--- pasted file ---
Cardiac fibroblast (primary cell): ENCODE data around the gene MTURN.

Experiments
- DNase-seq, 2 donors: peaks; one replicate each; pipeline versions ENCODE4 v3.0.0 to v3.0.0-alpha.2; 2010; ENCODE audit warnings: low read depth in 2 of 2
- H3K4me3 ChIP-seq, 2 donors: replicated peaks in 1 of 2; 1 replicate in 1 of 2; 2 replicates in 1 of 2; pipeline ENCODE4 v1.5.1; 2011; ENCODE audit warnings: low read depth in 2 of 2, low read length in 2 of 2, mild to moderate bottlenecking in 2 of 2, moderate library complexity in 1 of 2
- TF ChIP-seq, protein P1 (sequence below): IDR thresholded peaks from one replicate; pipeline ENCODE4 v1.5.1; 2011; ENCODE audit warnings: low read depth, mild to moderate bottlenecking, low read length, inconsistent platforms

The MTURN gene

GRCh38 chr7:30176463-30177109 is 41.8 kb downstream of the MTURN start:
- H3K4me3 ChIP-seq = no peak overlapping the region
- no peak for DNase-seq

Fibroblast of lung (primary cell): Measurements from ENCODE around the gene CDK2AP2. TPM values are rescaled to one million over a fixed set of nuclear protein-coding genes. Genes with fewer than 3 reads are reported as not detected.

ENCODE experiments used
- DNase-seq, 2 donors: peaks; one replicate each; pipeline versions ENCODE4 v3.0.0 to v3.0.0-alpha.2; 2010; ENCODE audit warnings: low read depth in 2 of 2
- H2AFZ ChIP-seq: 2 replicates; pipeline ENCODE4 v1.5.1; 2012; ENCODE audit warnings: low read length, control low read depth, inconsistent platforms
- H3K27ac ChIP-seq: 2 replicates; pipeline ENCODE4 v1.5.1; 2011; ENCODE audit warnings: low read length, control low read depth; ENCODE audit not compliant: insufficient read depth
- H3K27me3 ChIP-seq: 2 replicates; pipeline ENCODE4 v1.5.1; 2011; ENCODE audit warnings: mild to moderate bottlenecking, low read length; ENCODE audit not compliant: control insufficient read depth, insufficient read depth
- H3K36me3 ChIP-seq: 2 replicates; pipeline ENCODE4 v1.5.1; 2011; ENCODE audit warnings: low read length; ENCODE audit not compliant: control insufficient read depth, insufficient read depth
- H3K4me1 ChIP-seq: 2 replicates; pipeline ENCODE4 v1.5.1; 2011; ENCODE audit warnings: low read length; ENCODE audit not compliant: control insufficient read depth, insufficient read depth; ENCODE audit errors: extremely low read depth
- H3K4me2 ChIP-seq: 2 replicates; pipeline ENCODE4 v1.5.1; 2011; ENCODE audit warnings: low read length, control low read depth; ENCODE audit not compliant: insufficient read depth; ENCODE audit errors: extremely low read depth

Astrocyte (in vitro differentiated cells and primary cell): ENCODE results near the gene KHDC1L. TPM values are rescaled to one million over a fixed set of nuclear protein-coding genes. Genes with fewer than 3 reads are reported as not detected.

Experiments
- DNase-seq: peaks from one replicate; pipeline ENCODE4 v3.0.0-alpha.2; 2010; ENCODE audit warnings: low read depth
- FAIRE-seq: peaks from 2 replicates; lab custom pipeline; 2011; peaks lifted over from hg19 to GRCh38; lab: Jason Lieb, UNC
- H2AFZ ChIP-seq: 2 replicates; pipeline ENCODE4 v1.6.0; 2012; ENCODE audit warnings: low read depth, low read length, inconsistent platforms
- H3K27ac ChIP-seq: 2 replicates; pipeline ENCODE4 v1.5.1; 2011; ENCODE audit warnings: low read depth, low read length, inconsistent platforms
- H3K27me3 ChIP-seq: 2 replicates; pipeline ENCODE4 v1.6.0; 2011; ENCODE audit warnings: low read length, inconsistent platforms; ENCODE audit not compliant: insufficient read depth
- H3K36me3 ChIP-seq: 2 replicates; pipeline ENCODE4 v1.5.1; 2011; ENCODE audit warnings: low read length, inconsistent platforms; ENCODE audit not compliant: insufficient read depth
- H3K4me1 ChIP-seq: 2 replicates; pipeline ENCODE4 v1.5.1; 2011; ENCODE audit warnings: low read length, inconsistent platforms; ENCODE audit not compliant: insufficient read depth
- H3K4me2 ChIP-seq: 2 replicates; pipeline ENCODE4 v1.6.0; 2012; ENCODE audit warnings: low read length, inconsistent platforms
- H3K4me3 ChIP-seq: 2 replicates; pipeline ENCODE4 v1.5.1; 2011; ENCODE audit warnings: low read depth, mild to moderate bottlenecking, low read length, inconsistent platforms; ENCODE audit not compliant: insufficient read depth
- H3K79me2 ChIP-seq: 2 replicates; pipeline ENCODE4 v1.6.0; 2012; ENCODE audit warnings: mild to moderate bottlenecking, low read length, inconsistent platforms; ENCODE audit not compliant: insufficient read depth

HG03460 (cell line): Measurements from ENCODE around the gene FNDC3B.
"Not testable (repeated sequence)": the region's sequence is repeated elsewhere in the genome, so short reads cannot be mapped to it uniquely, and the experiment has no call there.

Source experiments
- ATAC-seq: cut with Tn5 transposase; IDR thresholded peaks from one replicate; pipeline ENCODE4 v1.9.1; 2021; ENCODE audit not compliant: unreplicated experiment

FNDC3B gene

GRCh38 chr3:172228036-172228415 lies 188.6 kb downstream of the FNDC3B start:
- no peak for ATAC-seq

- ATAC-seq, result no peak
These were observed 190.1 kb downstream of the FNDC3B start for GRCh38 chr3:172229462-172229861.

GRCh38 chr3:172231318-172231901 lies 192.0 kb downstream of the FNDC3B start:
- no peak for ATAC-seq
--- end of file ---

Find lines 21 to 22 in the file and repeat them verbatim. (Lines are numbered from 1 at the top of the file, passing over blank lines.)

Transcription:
- DNase-seq: peaks from one replicate; pipeline ENCODE4 v3.0.0-alpha.2; 2010; ENCODE audit warnings: low read depth
- FAIRE-seq: peaks from 2 replicates; lab custom pipeline; 2011; peaks lifted over from hg19 to GRCh38; lab: Jason Lieb, UNC